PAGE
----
Manitoba

Seven Oaks nursing staff fret about the future, as Monday's emergency room closure looms

The emergency room at Seven Oaks will close starting at 7 a.m. on Monday, with Winnipeg's most serious medical needs being re-routed to the three remaining emergency departments: Health Sciences Centre, St. Boniface and Grace Hospital.

ER turning into urgent care centre as part of Manitoba's health-care overhaul

Leonor Casas has worked in the Seven Oaks ER since 1980. She doesn't know if she will have a job past the beginning of August. On July 22, the hospital's ER will turn into an urgent care centre. (Tyson Koschik/CBC)

The emergency room at Seven Oaks will close starting at 7 a.m. on Monday, with Winnipeg's most serious medical needs being re-routed to the three remaining emergency departments: Health Sciences Centre, St. Boniface and Grace Hospital.

The closure is part of massive overhaul the province is undertaking to half the number of ERs in Winnipeg, from six to three.

But with change just days away, many of the 47 nurses who worked in the Seven Oaks ER are still waiting to hear their fate, and worry about the care people will soon receive at Seven Oaks.

Current and past staff from the ER met on Thursday night to say goodbye — some of whom have been working there for decades.

"It is sad. I cried. But you know what, it is what it is. It's the government. I think it's all politics. We gave good care," said nurse Leonor Casas. 

Casas has been an ER nurse since Seven Oaks opened in the 1980s, but does not know if she will have a job in a few weeks, because she's not a permanent employee.

"Everybody will see what happens next week. We will all be here. We are here for the patients. We will do the best for our patients, because that is our main job," she said.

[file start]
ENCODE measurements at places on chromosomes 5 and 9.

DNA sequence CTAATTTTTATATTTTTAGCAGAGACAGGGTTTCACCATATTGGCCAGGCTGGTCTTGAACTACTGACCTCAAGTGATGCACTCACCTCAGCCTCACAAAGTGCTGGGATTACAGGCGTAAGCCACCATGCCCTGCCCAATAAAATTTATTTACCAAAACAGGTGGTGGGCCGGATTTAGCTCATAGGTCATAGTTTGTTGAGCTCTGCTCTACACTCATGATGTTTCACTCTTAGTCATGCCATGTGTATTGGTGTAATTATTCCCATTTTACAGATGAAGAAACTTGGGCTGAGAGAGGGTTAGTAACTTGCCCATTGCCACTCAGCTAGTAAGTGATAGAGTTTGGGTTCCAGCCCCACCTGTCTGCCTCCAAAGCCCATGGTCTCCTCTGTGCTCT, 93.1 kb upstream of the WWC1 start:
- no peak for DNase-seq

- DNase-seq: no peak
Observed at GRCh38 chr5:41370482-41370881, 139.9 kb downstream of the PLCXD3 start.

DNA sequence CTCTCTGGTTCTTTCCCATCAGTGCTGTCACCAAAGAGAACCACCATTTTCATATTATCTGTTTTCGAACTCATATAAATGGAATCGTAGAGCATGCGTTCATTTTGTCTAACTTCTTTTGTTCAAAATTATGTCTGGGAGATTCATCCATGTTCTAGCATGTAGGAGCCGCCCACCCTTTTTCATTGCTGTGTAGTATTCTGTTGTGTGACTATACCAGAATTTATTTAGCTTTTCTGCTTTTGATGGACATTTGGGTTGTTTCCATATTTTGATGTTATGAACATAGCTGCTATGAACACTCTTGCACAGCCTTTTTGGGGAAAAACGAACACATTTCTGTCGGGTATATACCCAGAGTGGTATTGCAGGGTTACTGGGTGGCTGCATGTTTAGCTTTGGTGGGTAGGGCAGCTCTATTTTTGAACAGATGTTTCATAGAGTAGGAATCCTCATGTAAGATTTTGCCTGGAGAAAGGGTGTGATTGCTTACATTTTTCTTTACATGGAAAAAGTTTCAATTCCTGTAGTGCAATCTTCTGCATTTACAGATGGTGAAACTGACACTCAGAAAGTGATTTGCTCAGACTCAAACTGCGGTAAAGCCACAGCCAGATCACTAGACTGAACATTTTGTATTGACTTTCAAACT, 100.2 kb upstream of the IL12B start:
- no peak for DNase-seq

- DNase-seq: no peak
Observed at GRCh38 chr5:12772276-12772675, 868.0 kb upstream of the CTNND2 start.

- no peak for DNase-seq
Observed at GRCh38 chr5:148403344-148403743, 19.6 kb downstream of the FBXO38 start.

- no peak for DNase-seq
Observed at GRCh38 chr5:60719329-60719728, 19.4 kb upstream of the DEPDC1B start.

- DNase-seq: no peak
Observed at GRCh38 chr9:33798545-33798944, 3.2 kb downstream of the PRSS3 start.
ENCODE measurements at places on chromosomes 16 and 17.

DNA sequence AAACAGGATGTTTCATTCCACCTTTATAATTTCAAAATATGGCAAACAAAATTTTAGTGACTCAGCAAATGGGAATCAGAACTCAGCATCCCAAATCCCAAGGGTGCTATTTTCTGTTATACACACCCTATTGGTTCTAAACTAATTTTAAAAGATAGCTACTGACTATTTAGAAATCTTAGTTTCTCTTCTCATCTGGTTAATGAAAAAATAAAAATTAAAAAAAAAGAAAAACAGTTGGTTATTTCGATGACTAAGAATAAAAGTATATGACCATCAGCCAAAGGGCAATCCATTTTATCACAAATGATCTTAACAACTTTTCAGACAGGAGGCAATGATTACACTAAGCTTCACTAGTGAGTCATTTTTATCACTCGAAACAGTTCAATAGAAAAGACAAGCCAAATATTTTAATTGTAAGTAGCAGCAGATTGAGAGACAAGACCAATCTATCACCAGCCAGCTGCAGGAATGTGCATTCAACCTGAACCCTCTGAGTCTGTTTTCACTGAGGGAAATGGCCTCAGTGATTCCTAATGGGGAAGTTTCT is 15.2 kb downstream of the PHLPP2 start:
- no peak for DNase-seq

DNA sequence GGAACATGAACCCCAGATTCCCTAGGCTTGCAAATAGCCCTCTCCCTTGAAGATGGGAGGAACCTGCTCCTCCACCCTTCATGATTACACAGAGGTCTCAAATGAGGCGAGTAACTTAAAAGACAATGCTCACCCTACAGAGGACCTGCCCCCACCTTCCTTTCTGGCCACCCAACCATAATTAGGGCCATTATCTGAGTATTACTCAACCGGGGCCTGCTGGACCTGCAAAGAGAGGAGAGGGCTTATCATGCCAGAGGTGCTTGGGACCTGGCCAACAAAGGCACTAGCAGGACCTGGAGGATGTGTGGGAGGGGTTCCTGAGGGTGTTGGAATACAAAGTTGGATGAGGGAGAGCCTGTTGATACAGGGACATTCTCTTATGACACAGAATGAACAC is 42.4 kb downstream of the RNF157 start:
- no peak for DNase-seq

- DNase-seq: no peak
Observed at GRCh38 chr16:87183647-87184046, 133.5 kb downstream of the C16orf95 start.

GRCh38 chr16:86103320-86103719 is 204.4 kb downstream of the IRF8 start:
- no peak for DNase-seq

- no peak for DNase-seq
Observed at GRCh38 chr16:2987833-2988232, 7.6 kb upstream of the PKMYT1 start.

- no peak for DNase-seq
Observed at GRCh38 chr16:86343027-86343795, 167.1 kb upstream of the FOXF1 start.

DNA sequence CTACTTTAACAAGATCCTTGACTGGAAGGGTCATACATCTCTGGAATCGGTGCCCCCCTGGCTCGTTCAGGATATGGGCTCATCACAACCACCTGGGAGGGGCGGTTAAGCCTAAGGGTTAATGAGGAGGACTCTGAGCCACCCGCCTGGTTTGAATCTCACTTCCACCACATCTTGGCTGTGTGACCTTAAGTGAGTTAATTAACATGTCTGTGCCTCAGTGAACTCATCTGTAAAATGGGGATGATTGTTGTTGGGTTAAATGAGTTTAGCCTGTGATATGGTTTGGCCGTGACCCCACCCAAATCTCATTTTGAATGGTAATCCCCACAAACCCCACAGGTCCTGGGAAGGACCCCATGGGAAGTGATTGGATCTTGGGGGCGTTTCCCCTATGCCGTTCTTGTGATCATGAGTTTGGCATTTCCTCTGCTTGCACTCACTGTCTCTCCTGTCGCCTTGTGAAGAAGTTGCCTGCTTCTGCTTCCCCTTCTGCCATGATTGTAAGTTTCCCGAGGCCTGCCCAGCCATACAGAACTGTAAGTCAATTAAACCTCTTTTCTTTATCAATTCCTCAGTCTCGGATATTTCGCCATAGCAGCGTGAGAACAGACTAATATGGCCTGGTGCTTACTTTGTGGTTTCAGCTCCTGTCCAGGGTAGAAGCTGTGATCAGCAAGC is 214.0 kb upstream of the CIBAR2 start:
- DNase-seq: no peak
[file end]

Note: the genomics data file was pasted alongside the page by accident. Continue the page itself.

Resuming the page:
Past and current staff of Seven Oaks General Hospital pose in front of the emergency department, which will close on July 22. (Tyson Koschik/CBC)

Emergency vs. urgent care

Seven Oaks ER will be turned into an urgent care centre.

That means it will still deal with same-day health concerns than are non-life threatening, like broken limbs or the flu.

But patients with serious, life-threatening medical needs — like heart attacks, severe burns and strokes — will be sent elsewhere.

"It's really upsetting," said former nurse Kardene Campbell, who worked in the Seven Oaks ER for 38 years before retiring a year ago.

"Back in the '90s we fought this once, and we were successful. This time of course, we're not, and it's finally going to happen," she said.

"This area needs an emergency department. To expect people from this area or outlying rural areas to travel all the way to Health Sciences or St. Boniface or the Grace is really unrealistic."

Medical staff from Seven Oaks say they worry patients will still come through their doors in emergency situations, but they won't have the capacity to take care of them. The health authority says anyone who walks through the hospital doors will have their immediate care needs stabilized. (Tyson Koschik/CBC)

The province has said Winnipeg has too many emergency departments, and that the closures will help reduce wait times and streamline the system.

But nurses who stood outside Seven Oaks on Thursday said the switches are happening too fast, without things in place in order to make sure the transition runs smoothly.

Concerns over dialysis emergencies

The change was originally slated for the fall, but the date was moved up by the province over concerns about a lack of staff still at Seven Oaks emergency department.

Nurses said many of their colleagues have been moving on in recent months, knowing they likely would not have a job come fall.